Bishop Albert Louis Fletcher was installed as the bishop of Little Rock on Feb. 11, 1947, four months following the death of longtime bishop John B. Morris.
While Bishop Fletcher was ordained to the episcopacy and installed as an auxiliary bishop in 1940, it wasn't until the formal ceremony in 1947 that the diocese officially had its fourth bishop.
The Pontifical Ceremony of Installation before 40 archbishops and bishops was held at the Cathedral of St. Andrew in Little Rock. Bishop Jules B. Jeanmard of Lafayette, La., installed Bishop Fletcher, who wore the episcopal ring of the first diocese's bishop, Andrew Byrne, and the cross from the second bishop, Edward Fitzgerald, and carried Bishop Morris' crozier. The Mass was broadcast on radio station KXLR.
A banquet for the bishops and clergy followed in the Hotel Marion and civic reception was held at the Joseph T. Robinson Memorial Auditorium in the evening.
Speaking to the lay people in his homily, Bishop Fletcher said, "There will be plenty of work for you to do. ... Where there is Catholic life, there must be work and sacrifice."
The Little Rock native was educated at Catholic schools in Paris and Tontitown. He received his high school education at Little Rock College. He never served as an assistant pastor or pastor, dedicating his 25-year career before becoming a bishop to teaching. He was called a "born professor."
"He has always occupied a place preeminent among us," Msgr. James P. Gaffney of El Dorado said of the new bishop. "Nor could we think of another better fitted to lead us."
"It attests to the fact that the seeds of Catholicism have been firmly implanted on Arkansas soil and that the faith is here to stay," a seminarian wrote.
Bishop Fletcher chose "Pax Christi" (Peace of Christ) as his episcopal motto.
With the Feb. 11, 1949, issue and two years after becoming the bishop, Bishop Fletcher began writing a weekly column for The Guardian. The "Around the Diocese" column detailed many of the good works that the bishop saw each week during his travels to the parishes and schools.
A young priest who started getting attention in the pages of The Guardian was Father Lawrence P. Graves. In the Jan. 23, 1948, issue it was reported he was named the vice chancellor for the diocese. The Texarkana native studied at St. John Seminary and the American College in Rome. He returned to Arkansas when the war started and was ordained in 1942. In 1945 he went to Catholic University in Washington for canon law studies. (Father Graves was ordained an auxiliary bishop for the Diocese of Little Rock in 1969 and bishop of Alexandria, La., in 1973. He died in 1982).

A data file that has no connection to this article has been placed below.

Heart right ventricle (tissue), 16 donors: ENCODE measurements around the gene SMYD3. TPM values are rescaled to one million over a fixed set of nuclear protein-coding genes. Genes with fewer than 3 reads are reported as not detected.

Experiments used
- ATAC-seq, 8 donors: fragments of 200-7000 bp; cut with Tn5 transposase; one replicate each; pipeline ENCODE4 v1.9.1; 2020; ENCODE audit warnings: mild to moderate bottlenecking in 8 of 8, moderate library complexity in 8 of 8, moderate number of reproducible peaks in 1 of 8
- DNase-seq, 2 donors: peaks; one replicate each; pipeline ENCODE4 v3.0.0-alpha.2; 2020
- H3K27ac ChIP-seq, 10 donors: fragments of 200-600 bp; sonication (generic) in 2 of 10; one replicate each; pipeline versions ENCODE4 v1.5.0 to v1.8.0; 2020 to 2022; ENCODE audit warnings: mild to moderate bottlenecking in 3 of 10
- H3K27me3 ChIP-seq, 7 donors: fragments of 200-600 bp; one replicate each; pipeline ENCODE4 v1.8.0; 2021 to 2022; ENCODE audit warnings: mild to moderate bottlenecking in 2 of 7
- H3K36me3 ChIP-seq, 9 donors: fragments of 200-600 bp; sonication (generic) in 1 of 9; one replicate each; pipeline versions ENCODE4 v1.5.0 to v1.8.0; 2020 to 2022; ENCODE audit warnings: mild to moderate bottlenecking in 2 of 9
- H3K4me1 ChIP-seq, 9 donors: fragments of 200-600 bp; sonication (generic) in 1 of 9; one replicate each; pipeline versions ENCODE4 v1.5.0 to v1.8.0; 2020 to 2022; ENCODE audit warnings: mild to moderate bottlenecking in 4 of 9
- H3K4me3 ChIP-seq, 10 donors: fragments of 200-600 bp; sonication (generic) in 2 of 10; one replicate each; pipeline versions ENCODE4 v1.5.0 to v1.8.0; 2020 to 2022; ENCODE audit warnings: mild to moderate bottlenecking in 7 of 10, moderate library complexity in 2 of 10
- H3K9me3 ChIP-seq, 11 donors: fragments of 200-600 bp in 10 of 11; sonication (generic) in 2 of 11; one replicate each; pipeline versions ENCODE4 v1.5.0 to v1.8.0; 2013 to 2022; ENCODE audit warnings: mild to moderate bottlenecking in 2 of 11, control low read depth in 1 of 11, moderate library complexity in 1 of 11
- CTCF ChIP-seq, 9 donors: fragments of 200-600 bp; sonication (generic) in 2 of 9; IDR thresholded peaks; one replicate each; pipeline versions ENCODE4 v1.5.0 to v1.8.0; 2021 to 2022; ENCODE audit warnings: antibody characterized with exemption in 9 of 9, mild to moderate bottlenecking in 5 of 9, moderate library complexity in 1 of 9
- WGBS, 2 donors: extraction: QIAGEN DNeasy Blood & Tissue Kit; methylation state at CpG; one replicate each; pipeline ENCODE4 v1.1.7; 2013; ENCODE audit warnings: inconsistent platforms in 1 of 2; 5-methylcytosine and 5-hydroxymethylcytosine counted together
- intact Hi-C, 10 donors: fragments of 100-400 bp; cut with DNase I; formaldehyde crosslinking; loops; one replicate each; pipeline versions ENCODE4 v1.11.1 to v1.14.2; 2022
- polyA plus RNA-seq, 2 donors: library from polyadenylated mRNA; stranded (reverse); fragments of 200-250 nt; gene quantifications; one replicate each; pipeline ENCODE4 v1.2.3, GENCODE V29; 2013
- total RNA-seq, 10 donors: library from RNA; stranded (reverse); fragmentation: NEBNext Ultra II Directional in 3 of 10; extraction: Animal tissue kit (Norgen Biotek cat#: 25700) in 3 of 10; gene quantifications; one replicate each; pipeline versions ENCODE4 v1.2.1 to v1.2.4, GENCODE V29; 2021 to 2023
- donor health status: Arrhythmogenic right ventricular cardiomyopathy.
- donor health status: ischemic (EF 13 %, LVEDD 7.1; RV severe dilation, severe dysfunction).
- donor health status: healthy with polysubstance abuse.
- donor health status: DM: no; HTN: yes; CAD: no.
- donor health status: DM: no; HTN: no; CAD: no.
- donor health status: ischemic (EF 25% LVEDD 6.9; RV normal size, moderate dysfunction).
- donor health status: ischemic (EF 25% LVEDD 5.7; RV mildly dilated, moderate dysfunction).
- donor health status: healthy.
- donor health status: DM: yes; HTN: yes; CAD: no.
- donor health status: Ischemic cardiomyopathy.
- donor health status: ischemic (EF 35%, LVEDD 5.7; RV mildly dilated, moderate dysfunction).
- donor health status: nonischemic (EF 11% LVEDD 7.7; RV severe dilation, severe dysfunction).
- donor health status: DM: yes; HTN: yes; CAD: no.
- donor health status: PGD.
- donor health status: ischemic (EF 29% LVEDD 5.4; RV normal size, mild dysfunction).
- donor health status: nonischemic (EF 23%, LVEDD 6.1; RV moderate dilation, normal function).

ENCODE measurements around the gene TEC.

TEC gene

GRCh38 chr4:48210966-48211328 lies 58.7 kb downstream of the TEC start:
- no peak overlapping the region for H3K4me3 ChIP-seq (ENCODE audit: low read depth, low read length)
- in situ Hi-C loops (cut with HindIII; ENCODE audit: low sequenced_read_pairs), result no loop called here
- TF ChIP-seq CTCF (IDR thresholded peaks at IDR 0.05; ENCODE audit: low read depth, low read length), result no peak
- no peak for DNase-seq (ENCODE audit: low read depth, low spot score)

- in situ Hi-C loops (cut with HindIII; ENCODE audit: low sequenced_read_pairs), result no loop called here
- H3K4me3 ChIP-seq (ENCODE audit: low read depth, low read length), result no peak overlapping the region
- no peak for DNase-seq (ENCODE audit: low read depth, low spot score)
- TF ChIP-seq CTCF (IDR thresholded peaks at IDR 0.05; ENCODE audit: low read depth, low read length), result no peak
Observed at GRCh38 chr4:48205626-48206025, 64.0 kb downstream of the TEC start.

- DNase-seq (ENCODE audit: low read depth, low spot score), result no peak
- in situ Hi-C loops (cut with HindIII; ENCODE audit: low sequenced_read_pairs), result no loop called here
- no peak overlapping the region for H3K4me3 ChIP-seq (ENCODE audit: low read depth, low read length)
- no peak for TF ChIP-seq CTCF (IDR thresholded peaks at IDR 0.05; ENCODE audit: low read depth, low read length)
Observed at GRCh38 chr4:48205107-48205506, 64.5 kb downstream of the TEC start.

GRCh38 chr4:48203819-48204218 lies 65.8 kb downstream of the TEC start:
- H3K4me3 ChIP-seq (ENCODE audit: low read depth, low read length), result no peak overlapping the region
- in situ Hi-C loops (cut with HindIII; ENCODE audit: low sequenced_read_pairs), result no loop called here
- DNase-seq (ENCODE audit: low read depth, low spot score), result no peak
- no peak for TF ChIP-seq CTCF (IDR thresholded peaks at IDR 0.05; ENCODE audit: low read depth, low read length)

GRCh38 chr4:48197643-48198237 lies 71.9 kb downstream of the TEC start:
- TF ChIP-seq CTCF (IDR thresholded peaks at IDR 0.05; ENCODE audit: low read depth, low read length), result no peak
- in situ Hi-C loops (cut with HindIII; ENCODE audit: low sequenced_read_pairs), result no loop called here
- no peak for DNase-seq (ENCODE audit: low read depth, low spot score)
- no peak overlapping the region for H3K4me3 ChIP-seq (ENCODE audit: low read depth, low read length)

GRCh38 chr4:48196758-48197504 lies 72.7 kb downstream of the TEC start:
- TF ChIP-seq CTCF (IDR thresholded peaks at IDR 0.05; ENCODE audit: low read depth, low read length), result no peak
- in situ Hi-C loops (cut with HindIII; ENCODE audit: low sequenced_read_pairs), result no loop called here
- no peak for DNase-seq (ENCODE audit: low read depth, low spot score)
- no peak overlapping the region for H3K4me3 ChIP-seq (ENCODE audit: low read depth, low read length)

East and West
Even with the end of the war, struggles continued in Europe. It pitted East and West, communism against capitalism and Christ and anti-Christ. The Church was restricted in Russia, Poland, Hungary, Czechoslovakia and Rumania. In Poland "hidden persecutions" were increasing. Freedom of religion was no longer possible in Russia. Dilapidated churches were turned into museums, theaters and even barns. Baptisms were outlawed. The few churches that were operated in the bigger cities were watched by police.
In 1949 it was reported that "hundreds of thousands" of German women, including nuns, were detained in Russia as slave laborers. In Yugoslavia at least 200 Catholic priests were imprisoned by the secret police. No private religious schools or charities existed. When schools were nationalized in Hungary, the sisters were expelled.
Feb. 6, 1949, was declared to be "Cardinal Mindszenty Day" in the diocese by Bishop Fletcher. The Hungarian cardinal was arrested and sentenced for treason and conspiracy for opposing communism and persecution in his country. He was tortured while serving life in prison.
In Arkansas, 100 people from the European Displaced Persons Camps were resettled. The people came from Germany, Poland, Austria and Italy. The priest organizer of the resettlement committee asked parishes to agree to sponsor one or more families.
Father Anthony Lachowsky encouraged this effort also to help increase the Catholic population.
"Remember 55 perccent of DPs are Catholic," he said in a July 30, 1948, issue. In the Nov. 5, 1948, issue, the stories of two large Polish families destined for St. Michael Parish in West Memphis were detailed. The families were "dispossessed of home, land and occupation by the Nazis" in 1943.
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